For the rest of us human EMS providers, I learned something when I was in the Corps that has stuck with me to this very day “If it feels good to do or to say – you probably shouldn’t” Following this mantra has extracted me from more than one situation that could have turned out much worse then it did. I have used it in both personal and professional life; it wasn’t until sitting in a classroom full of bored paramedic students that it hit me. My mantra was indeed sound, but it didn’t go quite far enough, particularly when dealing with someone who very well may be having the worst day of their lives.

Pride is defined as “feeling pleasure or satisfaction over something regarded as highly honorable or creditable to oneself” (1)

As I continue the journey toward the glittery disco patch, the first standard of care that I intend to change from my days as a basic is to try to remember to always ask myself  “Would I be proud to defend what I am about to do ?”

Now that is a gold standard to try and live up to.

(1)    http://dictionary.reference.com/browse/proud

 

Posted by on October 1, 2011 in compassion, EMS, EMS 2.0, EMT, legal, Paramedic School, Personal

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19 hours in 29 to go…

I’ll apologize ahead of time for this post as it may make little sense to anyone but me, and after a few hours of sleep, I may not even know what I was trying to say. Today was simply put one of those EMS days where everything is stacked against you from the beginning. We’ve all had them so I’m pretty sure you know what I mean.

My day started with me oversleeping, something I never do, I woke up 5 minutes past the time I needed to leave for my 48 hour shift in an outlying station… an hours drive from the house  on a good day minimum. With an “OH SHIT!!!” I flew out of bed and grabbed my phone to call my partner and let him know I was running late.

Luckily, I prepared my bag and gear ahead of time. 7 minutes later with a full mug of coffee in one hand, a duffel, sleeping bag and pillow in the other I ran out to the truck and hit the road. Being a “professional driver” I firmly planted my foot in the carburetor doing 90-95 all the way to work cursing myself between sips of morning go-go juice. I arrived only 10 minutes late which was pretty damn impressive to me, but drove me nuts all the same… I am not one of those EMT’s who shows up late EVER. I prefer to be early and actually thoroughly check out my rig for my own peace of mind… SO now I am late AND i have no peace of mind that my rig is stocked as it should be. Then I find we have an EMT student third rider – which normally I really enjoy, but knowing I just was the example to this impressionable young lady of exactly the type of  provider I get so pissed at that didn’t help my day any either.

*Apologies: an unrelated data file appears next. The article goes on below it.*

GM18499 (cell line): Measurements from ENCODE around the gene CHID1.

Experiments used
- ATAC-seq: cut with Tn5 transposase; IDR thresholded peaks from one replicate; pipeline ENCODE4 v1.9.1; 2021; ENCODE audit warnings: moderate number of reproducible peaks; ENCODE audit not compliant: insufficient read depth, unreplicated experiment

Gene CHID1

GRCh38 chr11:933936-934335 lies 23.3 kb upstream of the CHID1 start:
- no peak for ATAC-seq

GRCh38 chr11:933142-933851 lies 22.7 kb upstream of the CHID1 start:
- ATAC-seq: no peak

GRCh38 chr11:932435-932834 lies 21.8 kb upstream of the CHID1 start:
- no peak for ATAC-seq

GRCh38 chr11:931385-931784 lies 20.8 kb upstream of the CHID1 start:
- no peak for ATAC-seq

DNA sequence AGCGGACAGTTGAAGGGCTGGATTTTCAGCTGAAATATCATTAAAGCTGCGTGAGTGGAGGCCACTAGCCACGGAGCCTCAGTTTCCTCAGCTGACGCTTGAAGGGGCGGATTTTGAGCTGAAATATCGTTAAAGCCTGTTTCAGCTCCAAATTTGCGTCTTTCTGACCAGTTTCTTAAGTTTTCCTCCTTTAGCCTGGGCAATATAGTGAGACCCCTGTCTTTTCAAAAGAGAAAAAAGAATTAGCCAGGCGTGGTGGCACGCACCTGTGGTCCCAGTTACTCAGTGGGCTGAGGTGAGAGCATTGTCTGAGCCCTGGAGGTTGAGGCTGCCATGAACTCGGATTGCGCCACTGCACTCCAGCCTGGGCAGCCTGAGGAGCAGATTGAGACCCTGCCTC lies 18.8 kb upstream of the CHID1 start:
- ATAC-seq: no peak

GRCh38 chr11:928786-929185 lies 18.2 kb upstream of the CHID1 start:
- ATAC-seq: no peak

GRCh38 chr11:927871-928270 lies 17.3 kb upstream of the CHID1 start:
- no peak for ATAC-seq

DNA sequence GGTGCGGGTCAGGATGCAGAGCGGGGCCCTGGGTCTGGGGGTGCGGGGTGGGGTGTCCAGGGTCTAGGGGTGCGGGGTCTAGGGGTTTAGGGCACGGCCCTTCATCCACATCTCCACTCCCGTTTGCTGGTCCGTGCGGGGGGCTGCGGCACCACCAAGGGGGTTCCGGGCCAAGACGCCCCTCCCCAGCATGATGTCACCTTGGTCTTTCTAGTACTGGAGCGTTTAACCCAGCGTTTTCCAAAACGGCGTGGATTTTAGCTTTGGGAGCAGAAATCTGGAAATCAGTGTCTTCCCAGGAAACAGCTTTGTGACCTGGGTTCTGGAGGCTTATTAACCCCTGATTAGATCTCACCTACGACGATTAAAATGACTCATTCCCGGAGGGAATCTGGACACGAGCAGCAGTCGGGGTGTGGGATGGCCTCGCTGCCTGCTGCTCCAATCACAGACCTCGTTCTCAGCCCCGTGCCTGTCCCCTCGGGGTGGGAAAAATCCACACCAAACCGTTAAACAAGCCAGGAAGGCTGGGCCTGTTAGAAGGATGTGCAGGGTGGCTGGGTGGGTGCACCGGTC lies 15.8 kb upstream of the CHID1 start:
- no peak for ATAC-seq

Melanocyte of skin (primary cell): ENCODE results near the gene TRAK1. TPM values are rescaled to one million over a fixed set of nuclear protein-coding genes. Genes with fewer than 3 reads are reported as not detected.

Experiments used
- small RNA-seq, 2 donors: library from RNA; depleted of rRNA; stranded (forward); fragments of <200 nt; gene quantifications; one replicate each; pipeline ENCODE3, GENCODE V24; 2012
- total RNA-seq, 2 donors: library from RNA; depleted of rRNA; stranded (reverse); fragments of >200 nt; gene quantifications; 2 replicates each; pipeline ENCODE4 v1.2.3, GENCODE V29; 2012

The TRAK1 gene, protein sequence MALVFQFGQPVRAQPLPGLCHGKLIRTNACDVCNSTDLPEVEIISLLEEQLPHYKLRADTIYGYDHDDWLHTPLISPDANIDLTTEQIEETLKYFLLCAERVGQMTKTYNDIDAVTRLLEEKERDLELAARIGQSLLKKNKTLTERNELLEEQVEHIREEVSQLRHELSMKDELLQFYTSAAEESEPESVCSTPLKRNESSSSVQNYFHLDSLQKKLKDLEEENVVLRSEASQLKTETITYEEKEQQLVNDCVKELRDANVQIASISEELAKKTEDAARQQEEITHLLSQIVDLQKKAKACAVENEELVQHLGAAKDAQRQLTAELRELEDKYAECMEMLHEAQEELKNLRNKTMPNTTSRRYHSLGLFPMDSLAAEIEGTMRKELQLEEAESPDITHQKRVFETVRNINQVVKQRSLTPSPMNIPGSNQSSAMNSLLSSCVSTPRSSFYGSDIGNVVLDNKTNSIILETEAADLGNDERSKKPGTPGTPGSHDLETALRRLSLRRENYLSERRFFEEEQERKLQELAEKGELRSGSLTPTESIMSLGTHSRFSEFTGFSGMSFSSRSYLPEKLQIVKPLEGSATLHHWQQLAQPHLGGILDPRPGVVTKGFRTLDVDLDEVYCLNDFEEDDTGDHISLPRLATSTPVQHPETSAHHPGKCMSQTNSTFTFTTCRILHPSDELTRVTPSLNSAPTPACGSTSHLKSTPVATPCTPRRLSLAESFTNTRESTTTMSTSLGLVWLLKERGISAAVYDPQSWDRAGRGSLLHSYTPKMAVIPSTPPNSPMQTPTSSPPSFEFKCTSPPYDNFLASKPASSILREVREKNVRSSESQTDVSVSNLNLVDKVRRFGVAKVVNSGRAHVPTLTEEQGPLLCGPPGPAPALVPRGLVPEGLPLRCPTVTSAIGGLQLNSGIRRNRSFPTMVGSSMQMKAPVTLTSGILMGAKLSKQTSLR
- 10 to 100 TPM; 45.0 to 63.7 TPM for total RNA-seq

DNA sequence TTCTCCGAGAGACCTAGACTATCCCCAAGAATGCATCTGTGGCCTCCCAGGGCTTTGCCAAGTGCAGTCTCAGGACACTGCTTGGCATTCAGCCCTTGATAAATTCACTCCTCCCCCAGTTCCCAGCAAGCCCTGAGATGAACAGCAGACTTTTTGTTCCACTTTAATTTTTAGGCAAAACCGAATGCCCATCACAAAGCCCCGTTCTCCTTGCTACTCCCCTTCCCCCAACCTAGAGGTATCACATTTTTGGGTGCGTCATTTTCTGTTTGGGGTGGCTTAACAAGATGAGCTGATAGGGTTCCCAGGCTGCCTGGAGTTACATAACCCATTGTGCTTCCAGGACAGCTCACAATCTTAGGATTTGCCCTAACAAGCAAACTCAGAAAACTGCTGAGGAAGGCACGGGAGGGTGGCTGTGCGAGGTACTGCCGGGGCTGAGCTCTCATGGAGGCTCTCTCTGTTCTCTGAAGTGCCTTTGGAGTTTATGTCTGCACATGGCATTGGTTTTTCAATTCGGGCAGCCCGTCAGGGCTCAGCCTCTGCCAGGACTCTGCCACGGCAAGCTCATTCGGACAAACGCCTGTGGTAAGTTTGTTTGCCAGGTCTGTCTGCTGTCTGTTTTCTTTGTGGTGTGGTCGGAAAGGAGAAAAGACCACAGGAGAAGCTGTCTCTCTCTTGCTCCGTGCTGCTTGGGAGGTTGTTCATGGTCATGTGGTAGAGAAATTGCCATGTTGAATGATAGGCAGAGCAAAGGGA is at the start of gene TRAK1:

Then the EMS Gods wreaked their vengeance on us, the tones went off NON stop all day… several times we were called out before actually clearing the hospital. SO much for students being “white clouds” or so I thought at the time. The calls today have been mentally challenging medical calls all of them except the last one anyway. I swear syncopal episodes were on sale at the dispatch shack today. Each call was an investigation, a series of asking questions, not just questions but the right questions to figure out why our otherwise completely healthy patient is lying on the floor with a bump on the head. After 10 hours our student left and then all hell really broke loose, we didn’t see the station at all for the next 7 hours – considering that the average transport time here is about 7 minutes – well you get the picture.

So now here I sit, bone weary, mentally spent a little drop of drool cascading down from the corner of my lip 19 hours into a 48… and after the day I had today all I can think is…

How lucky I am to do what I do. Yes, it was a tough day, challenging in every way shape and form. It was both mentally and physically exhausting and yet I still told every single patient I met today that it was my pleasure to be allowed the privilege of taking care of them in their time of need. I don’t need nor want their thanks… I want them to focus on getting well. For me its enough to know that someone needed help today bad enough to pick up the phone and call 911 – My partner and I answered… and together we made what could easily have been the worst day in that person’s life better just by being there and by showing them we cared. Who can ask for better rewards than that?

The drool on my chin is slowly inching towards the keyboard…and my pillow and sleeping bag are starting to bellow for me. Hopefully tomorrow will be a better day – fewer people who need us, more people enjoying their lives – but if the call should come in… 2124 will be there and it will be our pleasure to have the honor of taking care of the person on the other end of the phone.

Till tomorrow – well technically later today – stay safe out there

PS Thank God for spell check 😉

 

Posted by on July 26, 2011 in EMS, Personal